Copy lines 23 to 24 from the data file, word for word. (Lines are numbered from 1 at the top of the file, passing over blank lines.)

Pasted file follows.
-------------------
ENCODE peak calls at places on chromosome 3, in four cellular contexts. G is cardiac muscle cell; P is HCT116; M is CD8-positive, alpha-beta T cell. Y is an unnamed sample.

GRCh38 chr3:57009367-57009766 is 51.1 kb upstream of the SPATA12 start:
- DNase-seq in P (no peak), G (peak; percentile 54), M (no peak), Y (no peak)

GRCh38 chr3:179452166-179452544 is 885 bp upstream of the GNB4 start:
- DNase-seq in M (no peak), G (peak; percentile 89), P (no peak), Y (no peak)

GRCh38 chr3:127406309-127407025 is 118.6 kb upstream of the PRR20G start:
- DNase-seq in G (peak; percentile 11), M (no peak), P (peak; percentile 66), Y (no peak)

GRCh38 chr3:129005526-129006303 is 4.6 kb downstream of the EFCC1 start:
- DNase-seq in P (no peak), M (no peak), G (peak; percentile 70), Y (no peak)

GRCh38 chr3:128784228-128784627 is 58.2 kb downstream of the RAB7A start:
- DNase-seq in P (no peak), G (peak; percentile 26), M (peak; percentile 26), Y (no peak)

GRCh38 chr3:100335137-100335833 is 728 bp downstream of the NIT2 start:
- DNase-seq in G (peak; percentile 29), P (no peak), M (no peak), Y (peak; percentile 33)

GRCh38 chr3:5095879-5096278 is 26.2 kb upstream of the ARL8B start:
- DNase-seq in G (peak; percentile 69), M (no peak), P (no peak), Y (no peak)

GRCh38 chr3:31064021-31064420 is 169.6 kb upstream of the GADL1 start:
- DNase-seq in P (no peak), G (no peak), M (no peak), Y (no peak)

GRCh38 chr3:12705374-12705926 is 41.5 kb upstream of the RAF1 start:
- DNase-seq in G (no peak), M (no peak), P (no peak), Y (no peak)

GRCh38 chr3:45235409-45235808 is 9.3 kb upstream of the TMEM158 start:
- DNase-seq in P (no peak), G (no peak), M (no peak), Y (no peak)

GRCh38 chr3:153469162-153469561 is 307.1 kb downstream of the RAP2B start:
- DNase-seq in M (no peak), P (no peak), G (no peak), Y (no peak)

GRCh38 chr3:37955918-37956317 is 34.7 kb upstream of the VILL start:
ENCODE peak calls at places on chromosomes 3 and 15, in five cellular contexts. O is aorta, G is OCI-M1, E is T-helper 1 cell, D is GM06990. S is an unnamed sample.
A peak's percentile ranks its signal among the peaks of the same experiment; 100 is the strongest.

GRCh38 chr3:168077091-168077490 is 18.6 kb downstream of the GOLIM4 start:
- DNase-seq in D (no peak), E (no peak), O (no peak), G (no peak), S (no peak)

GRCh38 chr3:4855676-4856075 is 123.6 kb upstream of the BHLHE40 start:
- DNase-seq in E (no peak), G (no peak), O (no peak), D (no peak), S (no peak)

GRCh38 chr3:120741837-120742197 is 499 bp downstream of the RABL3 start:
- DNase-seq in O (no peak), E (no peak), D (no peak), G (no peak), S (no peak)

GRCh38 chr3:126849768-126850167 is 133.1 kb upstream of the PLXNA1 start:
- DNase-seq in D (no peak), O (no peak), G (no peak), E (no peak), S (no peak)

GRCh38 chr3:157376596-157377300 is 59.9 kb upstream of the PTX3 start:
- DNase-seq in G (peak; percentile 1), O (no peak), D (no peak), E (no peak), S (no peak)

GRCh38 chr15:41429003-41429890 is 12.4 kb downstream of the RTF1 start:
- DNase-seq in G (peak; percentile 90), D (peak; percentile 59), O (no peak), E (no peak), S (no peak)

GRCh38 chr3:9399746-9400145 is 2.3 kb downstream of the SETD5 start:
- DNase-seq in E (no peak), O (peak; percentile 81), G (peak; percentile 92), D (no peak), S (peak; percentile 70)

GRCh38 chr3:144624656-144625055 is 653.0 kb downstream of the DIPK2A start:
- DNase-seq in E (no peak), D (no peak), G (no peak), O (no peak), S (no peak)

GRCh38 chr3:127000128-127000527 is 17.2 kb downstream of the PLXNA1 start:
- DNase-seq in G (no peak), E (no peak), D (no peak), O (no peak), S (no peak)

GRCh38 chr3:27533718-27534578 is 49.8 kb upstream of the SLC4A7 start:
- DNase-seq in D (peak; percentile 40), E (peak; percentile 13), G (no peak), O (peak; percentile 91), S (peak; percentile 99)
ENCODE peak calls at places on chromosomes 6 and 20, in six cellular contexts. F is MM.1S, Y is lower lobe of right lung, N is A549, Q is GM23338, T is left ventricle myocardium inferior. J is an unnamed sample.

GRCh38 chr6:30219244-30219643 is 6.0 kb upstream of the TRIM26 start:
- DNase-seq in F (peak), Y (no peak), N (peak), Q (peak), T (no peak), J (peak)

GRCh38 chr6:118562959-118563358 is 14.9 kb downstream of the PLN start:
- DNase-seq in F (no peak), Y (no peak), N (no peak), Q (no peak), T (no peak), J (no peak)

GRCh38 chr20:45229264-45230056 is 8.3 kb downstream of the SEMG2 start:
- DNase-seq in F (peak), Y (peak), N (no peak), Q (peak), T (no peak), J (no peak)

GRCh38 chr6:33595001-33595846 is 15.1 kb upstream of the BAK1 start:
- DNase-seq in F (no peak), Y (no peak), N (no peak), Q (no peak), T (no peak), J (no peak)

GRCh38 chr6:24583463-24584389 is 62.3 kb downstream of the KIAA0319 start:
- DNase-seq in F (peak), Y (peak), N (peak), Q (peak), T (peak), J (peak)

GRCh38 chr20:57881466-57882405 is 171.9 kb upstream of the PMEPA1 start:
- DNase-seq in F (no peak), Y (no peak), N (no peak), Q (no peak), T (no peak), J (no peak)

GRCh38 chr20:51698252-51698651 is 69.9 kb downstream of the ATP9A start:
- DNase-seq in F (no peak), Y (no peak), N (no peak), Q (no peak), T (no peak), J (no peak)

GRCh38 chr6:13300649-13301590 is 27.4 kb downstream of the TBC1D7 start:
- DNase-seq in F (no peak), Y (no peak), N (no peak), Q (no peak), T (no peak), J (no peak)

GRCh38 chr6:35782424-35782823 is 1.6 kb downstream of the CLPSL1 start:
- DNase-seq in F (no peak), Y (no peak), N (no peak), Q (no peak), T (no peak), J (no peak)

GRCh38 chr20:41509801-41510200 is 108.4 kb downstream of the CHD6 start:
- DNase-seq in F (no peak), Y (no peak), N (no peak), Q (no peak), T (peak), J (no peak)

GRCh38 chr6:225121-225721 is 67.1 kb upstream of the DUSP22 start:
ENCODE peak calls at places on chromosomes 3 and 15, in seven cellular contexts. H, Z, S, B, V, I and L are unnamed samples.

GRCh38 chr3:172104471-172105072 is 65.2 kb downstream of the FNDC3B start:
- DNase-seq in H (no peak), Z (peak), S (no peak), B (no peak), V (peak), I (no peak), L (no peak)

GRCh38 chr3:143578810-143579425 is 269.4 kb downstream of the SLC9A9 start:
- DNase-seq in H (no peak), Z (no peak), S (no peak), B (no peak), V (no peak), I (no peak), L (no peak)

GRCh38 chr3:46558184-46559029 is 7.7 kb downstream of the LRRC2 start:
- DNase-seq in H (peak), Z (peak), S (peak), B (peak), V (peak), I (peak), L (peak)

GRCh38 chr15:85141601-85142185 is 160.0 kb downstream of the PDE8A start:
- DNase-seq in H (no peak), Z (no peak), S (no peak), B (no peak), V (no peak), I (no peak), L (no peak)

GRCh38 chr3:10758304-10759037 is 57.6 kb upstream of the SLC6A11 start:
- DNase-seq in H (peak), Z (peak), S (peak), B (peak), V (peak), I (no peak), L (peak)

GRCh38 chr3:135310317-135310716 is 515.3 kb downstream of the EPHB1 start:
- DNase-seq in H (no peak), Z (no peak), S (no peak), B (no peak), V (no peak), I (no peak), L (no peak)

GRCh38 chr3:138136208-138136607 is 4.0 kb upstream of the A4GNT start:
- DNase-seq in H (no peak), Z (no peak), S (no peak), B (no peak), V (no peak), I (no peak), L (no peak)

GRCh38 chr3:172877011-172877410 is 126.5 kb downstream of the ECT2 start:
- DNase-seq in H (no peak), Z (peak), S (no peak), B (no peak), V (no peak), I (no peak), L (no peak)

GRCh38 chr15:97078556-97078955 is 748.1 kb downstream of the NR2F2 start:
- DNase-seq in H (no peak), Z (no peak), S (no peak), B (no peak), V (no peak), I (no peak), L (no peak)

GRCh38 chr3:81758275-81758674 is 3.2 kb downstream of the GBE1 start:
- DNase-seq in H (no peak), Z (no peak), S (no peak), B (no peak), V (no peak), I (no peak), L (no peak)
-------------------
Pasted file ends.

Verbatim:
- DNase-seq in M (no peak), P (no peak), G (no peak), Y (no peak)

GRCh38 chr3:37955918-37956317 is 34.7 kb upstream of the VILL start: